lying click-bait photos” to promote their articles. They’ll often use a photo that doesn’t match the subject of the article to trick people into clicking on them.
For instance, an article that promises historical photos might use a staged photo or a picture of an attractive woman.
Celebrity articles will use a photo that is inaccurate in the context of the article headline.
Here are the latest examples I’ve seen.
An article titled “Photos That Almost Broke the Internet” featured a photo of an attractive blonde woman in a light blue top. The picture of the mystery woman is nice, but certainly isn’t anything special.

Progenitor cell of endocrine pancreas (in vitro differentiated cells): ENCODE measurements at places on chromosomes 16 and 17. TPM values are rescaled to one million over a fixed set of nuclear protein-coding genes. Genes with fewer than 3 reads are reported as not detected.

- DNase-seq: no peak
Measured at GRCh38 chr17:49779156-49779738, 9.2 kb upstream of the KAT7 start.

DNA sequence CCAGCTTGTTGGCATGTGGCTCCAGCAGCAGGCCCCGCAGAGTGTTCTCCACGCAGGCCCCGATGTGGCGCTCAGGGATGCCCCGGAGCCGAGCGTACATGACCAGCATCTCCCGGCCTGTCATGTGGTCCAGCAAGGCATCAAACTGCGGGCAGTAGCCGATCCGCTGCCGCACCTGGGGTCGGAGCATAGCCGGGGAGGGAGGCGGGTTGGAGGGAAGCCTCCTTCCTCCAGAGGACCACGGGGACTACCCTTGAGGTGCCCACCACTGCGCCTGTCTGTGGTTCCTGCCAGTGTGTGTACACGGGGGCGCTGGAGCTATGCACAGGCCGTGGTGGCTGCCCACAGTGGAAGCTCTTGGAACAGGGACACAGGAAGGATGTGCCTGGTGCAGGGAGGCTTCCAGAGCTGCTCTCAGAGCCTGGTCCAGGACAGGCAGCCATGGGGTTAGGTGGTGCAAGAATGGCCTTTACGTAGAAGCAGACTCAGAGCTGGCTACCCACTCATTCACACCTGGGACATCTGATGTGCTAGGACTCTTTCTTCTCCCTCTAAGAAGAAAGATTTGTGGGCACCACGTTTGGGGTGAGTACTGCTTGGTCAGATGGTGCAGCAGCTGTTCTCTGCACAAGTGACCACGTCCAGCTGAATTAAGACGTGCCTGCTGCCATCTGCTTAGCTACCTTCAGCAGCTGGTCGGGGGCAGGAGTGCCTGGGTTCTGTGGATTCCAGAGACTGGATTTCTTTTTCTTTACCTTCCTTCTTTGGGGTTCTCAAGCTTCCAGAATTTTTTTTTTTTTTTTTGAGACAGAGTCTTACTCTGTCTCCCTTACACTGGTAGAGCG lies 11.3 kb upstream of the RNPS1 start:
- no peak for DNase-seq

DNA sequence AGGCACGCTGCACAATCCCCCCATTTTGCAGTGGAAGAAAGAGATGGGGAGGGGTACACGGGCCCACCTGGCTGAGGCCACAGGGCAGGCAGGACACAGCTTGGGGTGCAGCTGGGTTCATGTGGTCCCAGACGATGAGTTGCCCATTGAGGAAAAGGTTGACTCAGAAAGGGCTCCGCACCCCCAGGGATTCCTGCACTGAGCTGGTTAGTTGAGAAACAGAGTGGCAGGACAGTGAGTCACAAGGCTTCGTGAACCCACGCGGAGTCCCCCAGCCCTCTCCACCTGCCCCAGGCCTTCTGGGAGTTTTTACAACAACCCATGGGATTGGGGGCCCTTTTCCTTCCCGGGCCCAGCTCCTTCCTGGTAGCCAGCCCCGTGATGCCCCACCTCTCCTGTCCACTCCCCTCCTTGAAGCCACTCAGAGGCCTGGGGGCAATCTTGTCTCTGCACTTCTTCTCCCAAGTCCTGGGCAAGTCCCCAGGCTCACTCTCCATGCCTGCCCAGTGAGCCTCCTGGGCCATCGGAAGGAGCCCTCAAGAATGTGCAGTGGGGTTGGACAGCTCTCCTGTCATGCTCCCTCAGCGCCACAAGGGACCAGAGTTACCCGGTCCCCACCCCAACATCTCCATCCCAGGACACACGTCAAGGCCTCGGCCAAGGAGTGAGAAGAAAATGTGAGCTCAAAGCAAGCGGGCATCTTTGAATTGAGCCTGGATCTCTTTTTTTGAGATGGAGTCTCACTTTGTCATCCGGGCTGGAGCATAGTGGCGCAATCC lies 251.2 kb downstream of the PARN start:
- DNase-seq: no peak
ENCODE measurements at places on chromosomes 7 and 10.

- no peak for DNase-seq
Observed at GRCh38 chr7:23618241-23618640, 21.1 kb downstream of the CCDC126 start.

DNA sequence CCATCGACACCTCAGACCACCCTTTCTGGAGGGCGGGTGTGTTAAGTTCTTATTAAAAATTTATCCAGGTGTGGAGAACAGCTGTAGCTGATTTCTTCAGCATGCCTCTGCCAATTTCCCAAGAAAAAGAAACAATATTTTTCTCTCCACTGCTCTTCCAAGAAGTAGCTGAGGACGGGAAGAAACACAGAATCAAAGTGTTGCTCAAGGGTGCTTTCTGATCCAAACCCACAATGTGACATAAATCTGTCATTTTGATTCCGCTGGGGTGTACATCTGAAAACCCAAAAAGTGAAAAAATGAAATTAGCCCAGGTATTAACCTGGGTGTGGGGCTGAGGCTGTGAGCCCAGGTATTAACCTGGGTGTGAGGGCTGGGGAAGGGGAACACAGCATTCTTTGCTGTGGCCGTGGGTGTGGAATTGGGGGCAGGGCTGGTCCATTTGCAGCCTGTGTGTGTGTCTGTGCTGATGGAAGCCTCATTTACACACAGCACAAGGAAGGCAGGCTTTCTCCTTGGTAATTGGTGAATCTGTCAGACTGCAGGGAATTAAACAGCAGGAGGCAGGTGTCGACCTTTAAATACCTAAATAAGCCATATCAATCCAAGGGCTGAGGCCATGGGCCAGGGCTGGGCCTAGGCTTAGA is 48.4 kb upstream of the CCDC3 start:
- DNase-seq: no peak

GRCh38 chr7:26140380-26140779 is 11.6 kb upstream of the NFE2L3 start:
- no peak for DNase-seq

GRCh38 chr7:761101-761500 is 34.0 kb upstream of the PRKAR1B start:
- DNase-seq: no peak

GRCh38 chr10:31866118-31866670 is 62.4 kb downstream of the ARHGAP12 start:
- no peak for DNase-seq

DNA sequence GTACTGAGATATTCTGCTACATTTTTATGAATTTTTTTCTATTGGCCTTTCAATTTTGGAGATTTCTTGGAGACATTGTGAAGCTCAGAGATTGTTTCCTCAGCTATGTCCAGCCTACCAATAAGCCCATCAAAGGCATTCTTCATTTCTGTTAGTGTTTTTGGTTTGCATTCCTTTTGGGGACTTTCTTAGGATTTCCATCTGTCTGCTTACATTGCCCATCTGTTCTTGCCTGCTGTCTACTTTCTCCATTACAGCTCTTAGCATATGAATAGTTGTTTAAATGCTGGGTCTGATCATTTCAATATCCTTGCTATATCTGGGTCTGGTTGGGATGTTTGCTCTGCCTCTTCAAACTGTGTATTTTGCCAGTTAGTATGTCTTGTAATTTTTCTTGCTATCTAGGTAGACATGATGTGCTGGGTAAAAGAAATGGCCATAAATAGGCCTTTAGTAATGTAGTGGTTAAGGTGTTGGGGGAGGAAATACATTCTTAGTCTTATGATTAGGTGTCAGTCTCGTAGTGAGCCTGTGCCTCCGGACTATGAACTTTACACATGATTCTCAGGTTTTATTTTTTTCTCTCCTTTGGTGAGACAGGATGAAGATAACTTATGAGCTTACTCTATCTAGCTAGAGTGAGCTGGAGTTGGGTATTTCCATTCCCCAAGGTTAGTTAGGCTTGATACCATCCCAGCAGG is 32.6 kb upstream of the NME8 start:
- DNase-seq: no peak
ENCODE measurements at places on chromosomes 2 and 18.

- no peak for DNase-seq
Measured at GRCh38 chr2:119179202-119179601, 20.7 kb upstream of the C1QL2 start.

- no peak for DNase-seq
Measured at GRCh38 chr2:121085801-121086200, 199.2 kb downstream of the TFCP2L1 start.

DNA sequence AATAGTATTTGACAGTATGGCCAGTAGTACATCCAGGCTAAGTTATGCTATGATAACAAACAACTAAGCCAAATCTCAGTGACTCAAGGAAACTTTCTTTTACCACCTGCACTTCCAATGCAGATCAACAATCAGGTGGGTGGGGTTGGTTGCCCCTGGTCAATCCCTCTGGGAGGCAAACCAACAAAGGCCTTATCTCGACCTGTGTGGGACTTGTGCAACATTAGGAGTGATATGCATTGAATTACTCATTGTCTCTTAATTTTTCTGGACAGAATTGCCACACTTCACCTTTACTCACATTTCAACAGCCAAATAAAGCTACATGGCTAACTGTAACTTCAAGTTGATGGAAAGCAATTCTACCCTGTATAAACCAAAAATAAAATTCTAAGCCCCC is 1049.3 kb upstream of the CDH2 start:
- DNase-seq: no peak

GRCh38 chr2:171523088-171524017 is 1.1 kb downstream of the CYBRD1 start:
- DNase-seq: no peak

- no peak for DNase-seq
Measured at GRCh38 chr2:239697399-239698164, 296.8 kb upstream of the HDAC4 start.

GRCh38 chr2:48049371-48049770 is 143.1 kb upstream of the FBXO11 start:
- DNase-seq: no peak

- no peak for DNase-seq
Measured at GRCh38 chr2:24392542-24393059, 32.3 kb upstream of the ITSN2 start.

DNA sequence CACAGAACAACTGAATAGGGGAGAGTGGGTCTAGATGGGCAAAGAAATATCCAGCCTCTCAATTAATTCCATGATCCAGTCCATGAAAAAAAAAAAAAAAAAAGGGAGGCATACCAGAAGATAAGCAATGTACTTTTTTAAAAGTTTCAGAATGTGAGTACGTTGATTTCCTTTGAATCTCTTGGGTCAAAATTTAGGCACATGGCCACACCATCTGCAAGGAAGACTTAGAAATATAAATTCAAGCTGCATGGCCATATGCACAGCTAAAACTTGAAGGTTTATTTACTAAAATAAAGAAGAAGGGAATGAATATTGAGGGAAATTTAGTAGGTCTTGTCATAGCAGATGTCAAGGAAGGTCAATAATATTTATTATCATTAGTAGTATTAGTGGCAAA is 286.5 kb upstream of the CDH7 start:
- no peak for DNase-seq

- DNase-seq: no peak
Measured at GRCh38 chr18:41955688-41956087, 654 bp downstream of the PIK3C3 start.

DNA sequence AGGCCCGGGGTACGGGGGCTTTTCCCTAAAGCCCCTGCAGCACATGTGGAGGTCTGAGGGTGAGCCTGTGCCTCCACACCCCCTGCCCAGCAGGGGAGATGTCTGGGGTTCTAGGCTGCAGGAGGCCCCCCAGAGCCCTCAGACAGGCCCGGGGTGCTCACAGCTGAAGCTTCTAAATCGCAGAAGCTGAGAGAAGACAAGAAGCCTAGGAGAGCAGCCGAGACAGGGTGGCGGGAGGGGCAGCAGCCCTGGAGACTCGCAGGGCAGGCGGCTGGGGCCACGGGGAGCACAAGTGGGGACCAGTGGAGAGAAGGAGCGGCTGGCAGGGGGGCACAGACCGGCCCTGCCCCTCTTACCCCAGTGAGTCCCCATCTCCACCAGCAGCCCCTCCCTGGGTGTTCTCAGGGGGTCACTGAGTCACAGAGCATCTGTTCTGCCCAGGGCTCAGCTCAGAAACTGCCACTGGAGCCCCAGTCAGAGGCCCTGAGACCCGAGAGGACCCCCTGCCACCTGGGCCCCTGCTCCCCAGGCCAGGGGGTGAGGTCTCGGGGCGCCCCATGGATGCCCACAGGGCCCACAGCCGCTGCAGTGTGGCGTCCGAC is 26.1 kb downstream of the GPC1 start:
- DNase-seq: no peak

Another article titled “She Didn’t Notice Drone Filming” shows a busty young lady on the beach. But the photo clearly wasn’t taken with a drone.
An article titled “13 Celebs You Might Not Know Are Twins” shows actors Ralph and Joseph Fiennes, who are brothers but not twins. Ralph is 53 and Joseph is 46.
An article titled “10 Celebs You Had No Clue Were Married To Each Other” features a photo of actors William H. Macy and Emmy Rossum, co-stars of the Showtime series “Shameless.” Macy is married to actress Felicity Huffman.